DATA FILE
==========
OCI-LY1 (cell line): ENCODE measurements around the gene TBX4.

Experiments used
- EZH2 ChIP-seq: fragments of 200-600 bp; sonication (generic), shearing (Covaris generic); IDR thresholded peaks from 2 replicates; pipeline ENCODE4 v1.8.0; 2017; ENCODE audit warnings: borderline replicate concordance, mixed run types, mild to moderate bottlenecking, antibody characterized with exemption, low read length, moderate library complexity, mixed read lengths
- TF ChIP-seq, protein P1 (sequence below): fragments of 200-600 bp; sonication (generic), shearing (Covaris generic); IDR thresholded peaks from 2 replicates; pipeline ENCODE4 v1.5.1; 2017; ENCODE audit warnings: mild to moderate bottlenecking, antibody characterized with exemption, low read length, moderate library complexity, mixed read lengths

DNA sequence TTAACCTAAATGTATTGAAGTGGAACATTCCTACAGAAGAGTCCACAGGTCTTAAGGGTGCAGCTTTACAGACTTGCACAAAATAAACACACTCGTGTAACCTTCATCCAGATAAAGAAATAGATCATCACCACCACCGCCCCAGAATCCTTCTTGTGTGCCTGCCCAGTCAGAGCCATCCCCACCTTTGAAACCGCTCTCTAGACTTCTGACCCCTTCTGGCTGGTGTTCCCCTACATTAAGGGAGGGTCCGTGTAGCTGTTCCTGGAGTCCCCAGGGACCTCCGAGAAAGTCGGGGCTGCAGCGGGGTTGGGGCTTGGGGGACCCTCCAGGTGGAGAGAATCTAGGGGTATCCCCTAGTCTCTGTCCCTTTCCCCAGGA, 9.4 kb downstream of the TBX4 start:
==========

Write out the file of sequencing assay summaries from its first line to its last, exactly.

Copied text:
OCI-LY1 (cell line): ENCODE measurements around the gene TBX4.

Experiments used
- EZH2 ChIP-seq: fragments of 200-600 bp; sonication (generic), shearing (Covaris generic); IDR thresholded peaks from 2 replicates; pipeline ENCODE4 v1.8.0; 2017; ENCODE audit warnings: borderline replicate concordance, mixed run types, mild to moderate bottlenecking, antibody characterized with exemption, low read length, moderate library complexity, mixed read lengths
- TF ChIP-seq, protein P1 (sequence below): fragments of 200-600 bp; sonication (generic), shearing (Covaris generic); IDR thresholded peaks from 2 replicates; pipeline ENCODE4 v1.5.1; 2017; ENCODE audit warnings: mild to moderate bottlenecking, antibody characterized with exemption, low read length, moderate library complexity, mixed read lengths

DNA sequence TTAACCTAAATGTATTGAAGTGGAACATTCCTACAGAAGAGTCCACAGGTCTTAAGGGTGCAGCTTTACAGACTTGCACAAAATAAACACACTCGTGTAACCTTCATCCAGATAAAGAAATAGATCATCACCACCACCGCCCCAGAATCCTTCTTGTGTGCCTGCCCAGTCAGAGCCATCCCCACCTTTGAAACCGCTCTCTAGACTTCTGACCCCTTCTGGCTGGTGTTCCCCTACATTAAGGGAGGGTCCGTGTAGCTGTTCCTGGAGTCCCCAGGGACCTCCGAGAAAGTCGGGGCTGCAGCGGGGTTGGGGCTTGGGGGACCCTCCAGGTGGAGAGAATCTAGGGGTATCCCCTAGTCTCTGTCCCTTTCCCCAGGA, 9.4 kb downstream of the TBX4 start: